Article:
Bill Watterson taught me that the best of friends don't necessarily have to be real (or human).

Kelley Armstrong taught me how to write a story with a large cast of characters and still devote a whole personality to each one.

John Green taught me how to grab readers from page one and to keep them reading to the very end. He also taught me how to make readers cry.

Kathryn Stockett taught me how to write with multiple perspectives.

Stephenie Meyer taught me that even if one book (or many books) suck, there's always the next book.

Brian Selznick taught me that a picture's worth a thousand words.

Frances O'Roark Dowell taught me how to write about best friends.

Marissa Meyer taught me that strange isn't necessarily bad.

Ally Condie taught me how to write believable love triangles.

Trenton Lee Stewart taught me all about smart writing and quirky characters.

Norton Juster taught me about witty puns.

Stephanie Morrill taught me that writing a novel can be the sweetest revenge.

R.J. Palacio taught me to never judge a book by its cover.

Thursday, August 15, 2013

Paper Towns Book Review

by Karoline Kingley

Paper Towns by John Green, published in 2005 won the Edgar Award for the best Young Adult Mystery. This is the second book by Green I have read, and this book heightened my respect
for his intellect, and admiration for his beautiful penchant. When it comes to a John Green
book, you always end up learning a deeper lesson than you bargained for. In this regard I was
not disappointed when reading Paper Towns for he exemplified a theme rarely addressed: all
humans are corrupted beings, and no amount of idolizing can change that.

The Magic Violinist, Karoline Kingley, book review, Paper Towns, John Green,

18 year-old Q Jacobsen has loved his neighbor, (latch onto your seats for this name), Margo Roth
Spieglman since his childhood. But of course, everything about Margo is out of his reach. She’s
witty, adventurous and not to mention gorgeous. They’ve barely spoken to one another for the
past few years until one night, Margo arrives at Q’s window, dressed like a ninja, beckoning
him to join her. This is when Q makes his first of many mistakes. Blinded by affection, he joins
Margo without thinking, and even as their ludicrous stunt ensues, he continues to cater to her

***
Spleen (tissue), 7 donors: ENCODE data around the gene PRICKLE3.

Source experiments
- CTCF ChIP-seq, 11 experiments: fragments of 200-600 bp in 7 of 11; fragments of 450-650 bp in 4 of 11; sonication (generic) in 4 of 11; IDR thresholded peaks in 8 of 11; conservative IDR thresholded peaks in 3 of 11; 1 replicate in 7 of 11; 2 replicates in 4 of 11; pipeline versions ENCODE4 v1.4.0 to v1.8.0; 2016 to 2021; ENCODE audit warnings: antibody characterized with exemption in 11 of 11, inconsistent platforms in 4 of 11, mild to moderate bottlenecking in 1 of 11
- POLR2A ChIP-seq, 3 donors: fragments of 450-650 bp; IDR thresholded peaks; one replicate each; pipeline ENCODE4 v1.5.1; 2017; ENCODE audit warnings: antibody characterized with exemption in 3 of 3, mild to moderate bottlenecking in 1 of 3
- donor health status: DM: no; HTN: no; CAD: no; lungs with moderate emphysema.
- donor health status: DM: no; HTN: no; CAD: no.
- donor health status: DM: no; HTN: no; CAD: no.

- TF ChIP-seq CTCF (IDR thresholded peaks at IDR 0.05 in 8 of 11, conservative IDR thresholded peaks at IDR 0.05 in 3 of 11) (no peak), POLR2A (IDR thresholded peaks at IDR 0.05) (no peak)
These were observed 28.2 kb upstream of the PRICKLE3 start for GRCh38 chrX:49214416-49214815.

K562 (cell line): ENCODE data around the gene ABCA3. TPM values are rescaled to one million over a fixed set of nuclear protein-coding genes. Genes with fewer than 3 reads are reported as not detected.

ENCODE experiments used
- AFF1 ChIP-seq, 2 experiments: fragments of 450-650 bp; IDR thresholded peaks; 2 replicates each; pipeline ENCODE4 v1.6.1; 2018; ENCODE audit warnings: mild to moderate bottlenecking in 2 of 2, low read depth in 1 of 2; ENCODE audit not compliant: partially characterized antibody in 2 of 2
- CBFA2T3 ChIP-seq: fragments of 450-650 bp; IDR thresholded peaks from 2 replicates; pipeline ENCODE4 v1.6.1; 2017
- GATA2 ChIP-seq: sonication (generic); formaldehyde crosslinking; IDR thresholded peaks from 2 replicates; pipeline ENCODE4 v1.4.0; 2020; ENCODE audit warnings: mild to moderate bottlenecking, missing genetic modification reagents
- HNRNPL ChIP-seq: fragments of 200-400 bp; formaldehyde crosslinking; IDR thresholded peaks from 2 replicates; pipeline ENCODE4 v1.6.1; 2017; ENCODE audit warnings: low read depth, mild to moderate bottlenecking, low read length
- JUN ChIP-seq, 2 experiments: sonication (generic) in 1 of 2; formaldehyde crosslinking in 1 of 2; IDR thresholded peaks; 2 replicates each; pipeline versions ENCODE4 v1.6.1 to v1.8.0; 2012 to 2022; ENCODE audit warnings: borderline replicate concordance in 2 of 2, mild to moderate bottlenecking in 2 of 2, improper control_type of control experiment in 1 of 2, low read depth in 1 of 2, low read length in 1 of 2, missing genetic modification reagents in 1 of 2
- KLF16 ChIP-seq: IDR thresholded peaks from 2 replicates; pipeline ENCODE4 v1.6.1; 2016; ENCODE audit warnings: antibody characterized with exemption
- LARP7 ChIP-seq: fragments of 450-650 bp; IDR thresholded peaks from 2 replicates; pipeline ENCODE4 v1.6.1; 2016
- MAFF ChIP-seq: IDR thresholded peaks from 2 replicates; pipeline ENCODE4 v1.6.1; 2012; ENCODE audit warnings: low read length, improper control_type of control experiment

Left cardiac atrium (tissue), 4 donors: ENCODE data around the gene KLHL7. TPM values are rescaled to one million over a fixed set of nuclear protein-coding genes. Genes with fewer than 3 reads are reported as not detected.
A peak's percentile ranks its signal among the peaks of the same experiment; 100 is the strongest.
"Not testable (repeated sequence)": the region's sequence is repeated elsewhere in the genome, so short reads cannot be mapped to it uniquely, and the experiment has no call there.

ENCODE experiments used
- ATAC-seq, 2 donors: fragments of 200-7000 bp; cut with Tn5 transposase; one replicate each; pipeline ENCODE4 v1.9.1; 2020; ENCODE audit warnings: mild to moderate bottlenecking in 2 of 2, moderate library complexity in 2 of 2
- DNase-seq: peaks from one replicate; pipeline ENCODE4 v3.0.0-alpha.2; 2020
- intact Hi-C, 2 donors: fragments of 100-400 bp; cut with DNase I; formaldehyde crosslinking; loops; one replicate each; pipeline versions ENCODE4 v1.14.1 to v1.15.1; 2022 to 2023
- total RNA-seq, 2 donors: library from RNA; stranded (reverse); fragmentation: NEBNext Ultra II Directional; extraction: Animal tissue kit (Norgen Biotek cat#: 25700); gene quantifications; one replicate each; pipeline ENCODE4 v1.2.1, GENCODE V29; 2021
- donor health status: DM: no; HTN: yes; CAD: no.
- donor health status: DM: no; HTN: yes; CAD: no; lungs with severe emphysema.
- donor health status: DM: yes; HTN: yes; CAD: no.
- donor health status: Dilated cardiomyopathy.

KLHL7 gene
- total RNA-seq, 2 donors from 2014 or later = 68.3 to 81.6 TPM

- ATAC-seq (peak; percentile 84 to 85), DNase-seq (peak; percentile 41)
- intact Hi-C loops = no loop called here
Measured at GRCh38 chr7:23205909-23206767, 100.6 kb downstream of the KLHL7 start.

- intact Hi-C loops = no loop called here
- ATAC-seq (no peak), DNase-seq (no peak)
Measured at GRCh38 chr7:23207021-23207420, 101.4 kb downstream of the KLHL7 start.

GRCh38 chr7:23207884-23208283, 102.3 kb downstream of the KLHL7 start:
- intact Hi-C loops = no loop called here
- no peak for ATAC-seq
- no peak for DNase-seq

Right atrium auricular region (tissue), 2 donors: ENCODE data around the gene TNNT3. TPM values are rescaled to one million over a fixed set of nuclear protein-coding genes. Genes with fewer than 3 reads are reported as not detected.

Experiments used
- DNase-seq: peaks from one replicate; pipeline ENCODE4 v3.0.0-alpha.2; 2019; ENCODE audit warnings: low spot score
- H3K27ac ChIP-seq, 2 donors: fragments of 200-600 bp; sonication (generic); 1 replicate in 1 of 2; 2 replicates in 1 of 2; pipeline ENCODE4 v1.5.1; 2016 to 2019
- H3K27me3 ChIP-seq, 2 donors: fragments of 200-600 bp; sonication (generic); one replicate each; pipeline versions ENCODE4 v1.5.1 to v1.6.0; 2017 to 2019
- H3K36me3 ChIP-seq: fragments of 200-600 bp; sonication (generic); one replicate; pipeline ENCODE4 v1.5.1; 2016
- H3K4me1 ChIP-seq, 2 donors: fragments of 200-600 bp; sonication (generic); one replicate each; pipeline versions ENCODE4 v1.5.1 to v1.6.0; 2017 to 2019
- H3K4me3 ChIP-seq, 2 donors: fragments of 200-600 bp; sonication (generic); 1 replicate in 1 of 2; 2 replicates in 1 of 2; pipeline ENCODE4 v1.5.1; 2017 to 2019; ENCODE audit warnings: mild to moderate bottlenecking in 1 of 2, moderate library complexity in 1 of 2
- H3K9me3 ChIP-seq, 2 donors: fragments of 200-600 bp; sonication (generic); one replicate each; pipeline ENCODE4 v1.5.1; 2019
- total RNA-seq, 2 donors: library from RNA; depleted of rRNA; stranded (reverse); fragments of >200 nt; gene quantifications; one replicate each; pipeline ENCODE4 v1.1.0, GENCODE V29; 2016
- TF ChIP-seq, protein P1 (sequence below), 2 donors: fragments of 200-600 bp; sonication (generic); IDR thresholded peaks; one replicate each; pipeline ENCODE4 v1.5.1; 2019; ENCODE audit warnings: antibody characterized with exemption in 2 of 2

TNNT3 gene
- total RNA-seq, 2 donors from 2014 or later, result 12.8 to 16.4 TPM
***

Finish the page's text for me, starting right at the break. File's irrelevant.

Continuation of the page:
whims. Margo has brought along Q in order to play a series of sometimes cruel pranks on all
those who have wronged her; it all makes sense however, when Margo is reported ‘missing’ the
next day.

But nobody is surprised. Attention-seeking Margo Roth Spiegleman has runaway before, always
to return…except this time. With every passing day Q is haunted by her beautiful memory, and
he eventually seeks to recover her. As he further investigates the matter with his friends Ben and
Radar, they discover she has left a trail of clues, largely pertaining to the Walt Whitman poem,
Song of Myself.

Q ends up going to rash measures in attempt to recover her, such as missing his own high school
graduation. This sort of foolish desperation leads us to realize that Q really doesn’t know Margo.
But the more he can discard his glorified opinion of her, the more Q realizes she is not the person
he thought she was.

Green thoroughly explains the truth that when we idolize something or somebody too much,
their true identity becomes blurred and we set ourselves up for disappointment. The book was
well-written, fast-paced and thought provoking, only I was slightly disappointed by the ending.
It was almost as though the author had taunted me with a tantalizing trail of treats, leaving me
to discover a bland moral lesson at the end. However, I enjoyed it more than The Fault in Our
Stars, his ever popular and most recent novel.

I would give Paper Towns a 4/5.

About Karoline Kingley:

Karoline Ott's profile photo I'm a 16 year old who enjoys writing, reading and blogging if course! I blog at "As a Teen Writer."

Tuesday, August 13, 2013

ABC Book Challenge

Another prompt from "The Book Chewers."
The Book Chewers

Prompt: Have you read a book starting with every. single. letter from the alphabet?! Make a list of books you've read, from A to Z! (Bonus points to those who've read those tricky letters, like X and Z). Also, you can bypass "the" or "a" in titles, if you need to.